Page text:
While an average middle class member working in Kuala Lumpur can still afford a house of RM 500,000 to RM600,000, a Senior Admin living in Selangor can hardly afford a home above RM320, 000 and this drops even further in states like Kedah or Kelantan, where the affordability value drops all the way down to RM100, 000 to RM 150,000.
Sourced from Malaysian Propenomy – Data from the Department of Statistics Malaysia (NAPIC)
Based on the statistics from 2014, an average Malaysian household consist of 4 members. Out of which, at least 2 are working adults. The last column depicts values that are surely more realistic and in line with actual happenings. In reality, once we calculate the price per square foot generated by the values above divided by a per square foot house size as currently offered in the market, the sad truth is that 4 members per house hold needing at least 3 bedrooms and 2 bathrooms or 900sqft of livable space, would be forced to reside in a home that is less than 600sqft. In other words, homes that are currently available in the above livable size range are actually unaffordable.
There are several ways to look at this matter. The most obvious will be to look at it from a consumer or an end user point of view, where the blame points to the ‘greediness’ of certain developers who insist on making extremely high profit margins. For many years now, the House Buyer Association (HBA) has been voicing out these concerns about developers as well as investor clubs that manipulate and amplify certain developments to their investors without proper feasibility studies or research conducted, for their own personal gain. On the other hand, developers have been rightly complaining that the government should provide more for the lower income bracket, pointing them towards emulating the Singaporean Authority who has taken care of Public Housing in an exemplary way.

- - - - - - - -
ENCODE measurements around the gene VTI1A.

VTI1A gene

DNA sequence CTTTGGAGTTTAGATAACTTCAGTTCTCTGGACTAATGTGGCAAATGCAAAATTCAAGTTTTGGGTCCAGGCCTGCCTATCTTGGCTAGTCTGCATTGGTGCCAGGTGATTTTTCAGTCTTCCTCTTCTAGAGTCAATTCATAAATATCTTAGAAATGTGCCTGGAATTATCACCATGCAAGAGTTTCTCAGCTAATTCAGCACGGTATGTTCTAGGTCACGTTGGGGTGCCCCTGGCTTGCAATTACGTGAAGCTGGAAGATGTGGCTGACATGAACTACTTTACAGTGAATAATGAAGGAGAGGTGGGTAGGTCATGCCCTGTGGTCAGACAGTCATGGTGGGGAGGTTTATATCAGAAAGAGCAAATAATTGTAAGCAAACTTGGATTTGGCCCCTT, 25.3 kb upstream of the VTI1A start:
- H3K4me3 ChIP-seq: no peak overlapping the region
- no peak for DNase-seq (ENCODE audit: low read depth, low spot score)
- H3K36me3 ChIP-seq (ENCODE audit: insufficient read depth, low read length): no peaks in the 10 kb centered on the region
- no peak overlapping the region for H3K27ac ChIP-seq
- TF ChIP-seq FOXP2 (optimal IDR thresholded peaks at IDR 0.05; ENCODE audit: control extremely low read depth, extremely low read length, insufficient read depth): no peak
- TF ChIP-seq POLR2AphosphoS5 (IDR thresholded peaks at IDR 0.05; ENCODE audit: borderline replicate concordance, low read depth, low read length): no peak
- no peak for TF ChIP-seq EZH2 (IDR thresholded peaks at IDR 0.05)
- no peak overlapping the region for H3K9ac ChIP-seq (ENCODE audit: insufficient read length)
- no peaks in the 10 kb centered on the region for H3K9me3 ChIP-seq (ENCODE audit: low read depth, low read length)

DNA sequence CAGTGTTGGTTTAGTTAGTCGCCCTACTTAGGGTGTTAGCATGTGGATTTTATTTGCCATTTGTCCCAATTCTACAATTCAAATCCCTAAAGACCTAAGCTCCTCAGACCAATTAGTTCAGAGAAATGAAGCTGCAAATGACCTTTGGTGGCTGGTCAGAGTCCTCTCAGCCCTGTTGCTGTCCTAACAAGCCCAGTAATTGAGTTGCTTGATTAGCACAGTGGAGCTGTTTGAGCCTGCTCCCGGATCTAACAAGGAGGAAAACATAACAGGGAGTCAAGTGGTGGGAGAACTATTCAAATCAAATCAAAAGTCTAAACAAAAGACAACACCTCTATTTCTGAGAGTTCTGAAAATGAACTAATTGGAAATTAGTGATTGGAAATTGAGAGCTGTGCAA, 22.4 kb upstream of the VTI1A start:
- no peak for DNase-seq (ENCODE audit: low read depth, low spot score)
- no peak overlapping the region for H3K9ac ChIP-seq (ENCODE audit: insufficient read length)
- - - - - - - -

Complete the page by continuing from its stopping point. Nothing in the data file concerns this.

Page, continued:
The third spoke to the wheel is the Government, who complains that a number of ‘house buying tools’ have been studied and placed into practice but there is neither response from the public nor developers. ‘I have to say, I have been working for developers for a long part off my adult life and more than once have I encountered this problem. This is why I’m doing my best to use logic and common sense to look into a possible solution to this problem. If we pretend to find a solution that will make everyone happy, then we are lying to ourselves. The best is to get all parties to talk with each other in a practical, non – political way and work together to find and actuate a ‘’practical solution’’ – Dr. Daniele Gambero.
This article is a summarized excerpt taken from the Malaysian Propenomy. To read more, get a copy of the Malaysian Propenomy by Dr.Daniele Gambero available at bookstores near you.